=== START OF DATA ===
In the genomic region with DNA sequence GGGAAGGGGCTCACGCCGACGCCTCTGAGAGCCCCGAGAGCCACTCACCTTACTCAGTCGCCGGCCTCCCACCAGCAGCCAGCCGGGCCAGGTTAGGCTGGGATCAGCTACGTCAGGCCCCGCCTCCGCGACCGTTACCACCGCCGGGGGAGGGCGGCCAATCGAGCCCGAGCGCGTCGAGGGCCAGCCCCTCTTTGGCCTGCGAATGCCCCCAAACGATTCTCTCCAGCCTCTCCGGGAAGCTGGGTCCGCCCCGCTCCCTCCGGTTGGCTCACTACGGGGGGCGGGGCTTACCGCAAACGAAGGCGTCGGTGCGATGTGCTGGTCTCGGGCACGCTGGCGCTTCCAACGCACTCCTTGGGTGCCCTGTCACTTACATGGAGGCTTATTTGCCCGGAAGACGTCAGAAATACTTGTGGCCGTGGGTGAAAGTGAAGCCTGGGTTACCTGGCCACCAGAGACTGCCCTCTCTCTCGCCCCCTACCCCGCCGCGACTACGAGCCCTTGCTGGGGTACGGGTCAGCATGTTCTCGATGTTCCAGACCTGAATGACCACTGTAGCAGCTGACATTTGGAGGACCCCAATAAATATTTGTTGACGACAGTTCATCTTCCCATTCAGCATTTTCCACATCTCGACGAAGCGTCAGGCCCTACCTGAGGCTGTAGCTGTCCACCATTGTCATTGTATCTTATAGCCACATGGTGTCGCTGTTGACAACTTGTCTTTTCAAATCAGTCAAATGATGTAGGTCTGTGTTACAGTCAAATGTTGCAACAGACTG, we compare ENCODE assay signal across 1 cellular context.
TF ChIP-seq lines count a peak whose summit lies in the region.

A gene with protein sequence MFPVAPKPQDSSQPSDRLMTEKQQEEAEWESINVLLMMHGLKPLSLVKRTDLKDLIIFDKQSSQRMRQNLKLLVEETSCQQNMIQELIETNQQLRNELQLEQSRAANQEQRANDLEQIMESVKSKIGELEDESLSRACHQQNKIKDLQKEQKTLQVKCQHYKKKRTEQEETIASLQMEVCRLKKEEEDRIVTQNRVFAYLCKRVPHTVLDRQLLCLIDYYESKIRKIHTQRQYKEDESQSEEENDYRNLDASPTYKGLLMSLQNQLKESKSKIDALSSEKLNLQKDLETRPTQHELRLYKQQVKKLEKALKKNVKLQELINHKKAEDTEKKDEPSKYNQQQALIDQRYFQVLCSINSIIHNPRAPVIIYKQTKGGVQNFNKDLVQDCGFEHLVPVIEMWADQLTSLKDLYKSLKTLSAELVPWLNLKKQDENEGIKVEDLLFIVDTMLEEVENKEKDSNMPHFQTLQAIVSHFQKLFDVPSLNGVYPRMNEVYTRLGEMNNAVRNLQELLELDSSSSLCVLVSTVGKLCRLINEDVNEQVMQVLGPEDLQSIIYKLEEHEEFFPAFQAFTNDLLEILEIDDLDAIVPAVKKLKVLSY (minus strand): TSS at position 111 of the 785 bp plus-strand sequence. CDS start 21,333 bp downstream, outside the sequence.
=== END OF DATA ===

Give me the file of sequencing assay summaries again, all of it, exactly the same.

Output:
In the genomic region with DNA sequence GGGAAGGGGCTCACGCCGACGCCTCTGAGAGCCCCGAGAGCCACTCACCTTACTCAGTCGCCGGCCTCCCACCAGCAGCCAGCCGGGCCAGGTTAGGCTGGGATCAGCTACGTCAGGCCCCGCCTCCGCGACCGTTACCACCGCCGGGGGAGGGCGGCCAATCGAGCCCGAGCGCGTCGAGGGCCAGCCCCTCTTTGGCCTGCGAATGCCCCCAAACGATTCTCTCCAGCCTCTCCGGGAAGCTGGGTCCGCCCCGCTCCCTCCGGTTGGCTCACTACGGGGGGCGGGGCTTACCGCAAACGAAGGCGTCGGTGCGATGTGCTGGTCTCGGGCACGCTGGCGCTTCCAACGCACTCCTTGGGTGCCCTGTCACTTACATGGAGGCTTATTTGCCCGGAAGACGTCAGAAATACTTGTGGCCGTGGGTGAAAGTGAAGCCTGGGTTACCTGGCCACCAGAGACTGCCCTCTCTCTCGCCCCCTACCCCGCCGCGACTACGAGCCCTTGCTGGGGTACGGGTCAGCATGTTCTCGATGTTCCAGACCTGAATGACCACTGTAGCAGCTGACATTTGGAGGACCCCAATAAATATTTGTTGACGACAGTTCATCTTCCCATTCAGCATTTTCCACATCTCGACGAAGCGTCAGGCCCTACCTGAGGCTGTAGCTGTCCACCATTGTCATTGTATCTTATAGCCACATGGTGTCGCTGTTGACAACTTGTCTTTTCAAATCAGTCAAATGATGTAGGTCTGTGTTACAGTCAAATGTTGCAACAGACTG, we compare ENCODE assay signal across 1 cellular context.
TF ChIP-seq lines count a peak whose summit lies in the region.

A gene with protein sequence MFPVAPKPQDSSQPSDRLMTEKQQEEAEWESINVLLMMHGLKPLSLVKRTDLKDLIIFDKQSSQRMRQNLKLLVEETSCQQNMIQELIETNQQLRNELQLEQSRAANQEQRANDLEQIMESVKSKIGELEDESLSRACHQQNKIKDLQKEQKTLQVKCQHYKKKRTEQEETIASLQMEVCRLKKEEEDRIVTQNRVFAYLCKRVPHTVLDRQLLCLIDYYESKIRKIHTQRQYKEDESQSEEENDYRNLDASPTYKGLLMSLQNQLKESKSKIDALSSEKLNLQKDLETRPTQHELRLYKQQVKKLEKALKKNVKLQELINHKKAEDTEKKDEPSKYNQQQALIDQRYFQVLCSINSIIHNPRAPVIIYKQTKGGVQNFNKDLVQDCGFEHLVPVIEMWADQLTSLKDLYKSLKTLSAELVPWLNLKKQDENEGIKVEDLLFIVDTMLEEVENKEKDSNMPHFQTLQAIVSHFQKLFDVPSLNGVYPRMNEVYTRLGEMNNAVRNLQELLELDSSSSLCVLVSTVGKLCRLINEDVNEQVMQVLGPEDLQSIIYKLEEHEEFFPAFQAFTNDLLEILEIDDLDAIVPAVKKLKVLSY (minus strand): TSS at position 111 of the 785 bp plus-strand sequence. CDS start 21,333 bp downstream, outside the sequence.